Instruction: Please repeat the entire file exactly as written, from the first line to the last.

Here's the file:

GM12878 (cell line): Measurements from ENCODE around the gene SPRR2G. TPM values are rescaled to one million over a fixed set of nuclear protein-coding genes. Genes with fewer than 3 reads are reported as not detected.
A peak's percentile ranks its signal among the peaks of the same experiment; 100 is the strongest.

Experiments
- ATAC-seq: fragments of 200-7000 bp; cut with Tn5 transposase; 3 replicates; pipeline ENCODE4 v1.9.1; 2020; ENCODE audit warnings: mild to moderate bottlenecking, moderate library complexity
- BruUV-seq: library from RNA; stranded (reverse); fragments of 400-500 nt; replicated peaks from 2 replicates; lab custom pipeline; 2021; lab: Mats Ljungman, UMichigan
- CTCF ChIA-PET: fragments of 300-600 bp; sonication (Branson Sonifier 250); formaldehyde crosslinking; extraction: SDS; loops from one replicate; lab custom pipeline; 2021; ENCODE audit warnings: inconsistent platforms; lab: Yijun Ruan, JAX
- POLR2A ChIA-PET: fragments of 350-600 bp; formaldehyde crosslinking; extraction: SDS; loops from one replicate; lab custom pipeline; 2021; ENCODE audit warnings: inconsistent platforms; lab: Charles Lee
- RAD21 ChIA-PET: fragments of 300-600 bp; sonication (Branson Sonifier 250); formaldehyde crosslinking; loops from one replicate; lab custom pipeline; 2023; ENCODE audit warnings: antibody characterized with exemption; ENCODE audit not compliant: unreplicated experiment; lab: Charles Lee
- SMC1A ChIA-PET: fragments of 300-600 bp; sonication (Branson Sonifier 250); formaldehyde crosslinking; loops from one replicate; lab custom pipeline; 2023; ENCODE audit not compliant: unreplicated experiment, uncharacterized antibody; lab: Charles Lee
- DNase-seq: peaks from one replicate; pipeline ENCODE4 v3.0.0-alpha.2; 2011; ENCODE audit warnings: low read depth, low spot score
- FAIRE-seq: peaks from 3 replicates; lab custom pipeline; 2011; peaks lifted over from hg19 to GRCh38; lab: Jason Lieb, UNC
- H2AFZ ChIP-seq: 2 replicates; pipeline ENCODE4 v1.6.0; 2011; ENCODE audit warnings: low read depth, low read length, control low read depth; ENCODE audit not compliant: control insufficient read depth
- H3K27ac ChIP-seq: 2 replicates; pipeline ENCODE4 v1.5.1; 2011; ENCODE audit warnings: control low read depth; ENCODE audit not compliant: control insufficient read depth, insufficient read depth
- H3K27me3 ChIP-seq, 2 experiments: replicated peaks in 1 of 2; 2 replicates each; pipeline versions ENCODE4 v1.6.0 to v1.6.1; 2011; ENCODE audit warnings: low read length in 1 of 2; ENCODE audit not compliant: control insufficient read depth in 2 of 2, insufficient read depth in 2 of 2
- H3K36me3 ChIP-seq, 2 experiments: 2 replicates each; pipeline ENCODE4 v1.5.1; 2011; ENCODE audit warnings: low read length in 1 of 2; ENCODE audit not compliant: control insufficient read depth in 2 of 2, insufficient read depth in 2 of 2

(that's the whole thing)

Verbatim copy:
GM12878 (cell line): Measurements from ENCODE around the gene SPRR2G. TPM values are rescaled to one million over a fixed set of nuclear protein-coding genes. Genes with fewer than 3 reads are reported as not detected.
A peak's percentile ranks its signal among the peaks of the same experiment; 100 is the strongest.

Experiments
- ATAC-seq: fragments of 200-7000 bp; cut with Tn5 transposase; 3 replicates; pipeline ENCODE4 v1.9.1; 2020; ENCODE audit warnings: mild to moderate bottlenecking, moderate library complexity
- BruUV-seq: library from RNA; stranded (reverse); fragments of 400-500 nt; replicated peaks from 2 replicates; lab custom pipeline; 2021; lab: Mats Ljungman, UMichigan
- CTCF ChIA-PET: fragments of 300-600 bp; sonication (Branson Sonifier 250); formaldehyde crosslinking; extraction: SDS; loops from one replicate; lab custom pipeline; 2021; ENCODE audit warnings: inconsistent platforms; lab: Yijun Ruan, JAX
- POLR2A ChIA-PET: fragments of 350-600 bp; formaldehyde crosslinking; extraction: SDS; loops from one replicate; lab custom pipeline; 2021; ENCODE audit warnings: inconsistent platforms; lab: Charles Lee
- RAD21 ChIA-PET: fragments of 300-600 bp; sonication (Branson Sonifier 250); formaldehyde crosslinking; loops from one replicate; lab custom pipeline; 2023; ENCODE audit warnings: antibody characterized with exemption; ENCODE audit not compliant: unreplicated experiment; lab: Charles Lee
- SMC1A ChIA-PET: fragments of 300-600 bp; sonication (Branson Sonifier 250); formaldehyde crosslinking; loops from one replicate; lab custom pipeline; 2023; ENCODE audit not compliant: unreplicated experiment, uncharacterized antibody; lab: Charles Lee
- DNase-seq: peaks from one replicate; pipeline ENCODE4 v3.0.0-alpha.2; 2011; ENCODE audit warnings: low read depth, low spot score
- FAIRE-seq: peaks from 3 replicates; lab custom pipeline; 2011; peaks lifted over from hg19 to GRCh38; lab: Jason Lieb, UNC
- H2AFZ ChIP-seq: 2 replicates; pipeline ENCODE4 v1.6.0; 2011; ENCODE audit warnings: low read depth, low read length, control low read depth; ENCODE audit not compliant: control insufficient read depth
- H3K27ac ChIP-seq: 2 replicates; pipeline ENCODE4 v1.5.1; 2011; ENCODE audit warnings: control low read depth; ENCODE audit not compliant: control insufficient read depth, insufficient read depth
- H3K27me3 ChIP-seq, 2 experiments: replicated peaks in 1 of 2; 2 replicates each; pipeline versions ENCODE4 v1.6.0 to v1.6.1; 2011; ENCODE audit warnings: low read length in 1 of 2; ENCODE audit not compliant: control insufficient read depth in 2 of 2, insufficient read depth in 2 of 2
- H3K36me3 ChIP-seq, 2 experiments: 2 replicates each; pipeline ENCODE4 v1.5.1; 2011; ENCODE audit warnings: low read length in 1 of 2; ENCODE audit not compliant: control insufficient read depth in 2 of 2, insufficient read depth in 2 of 2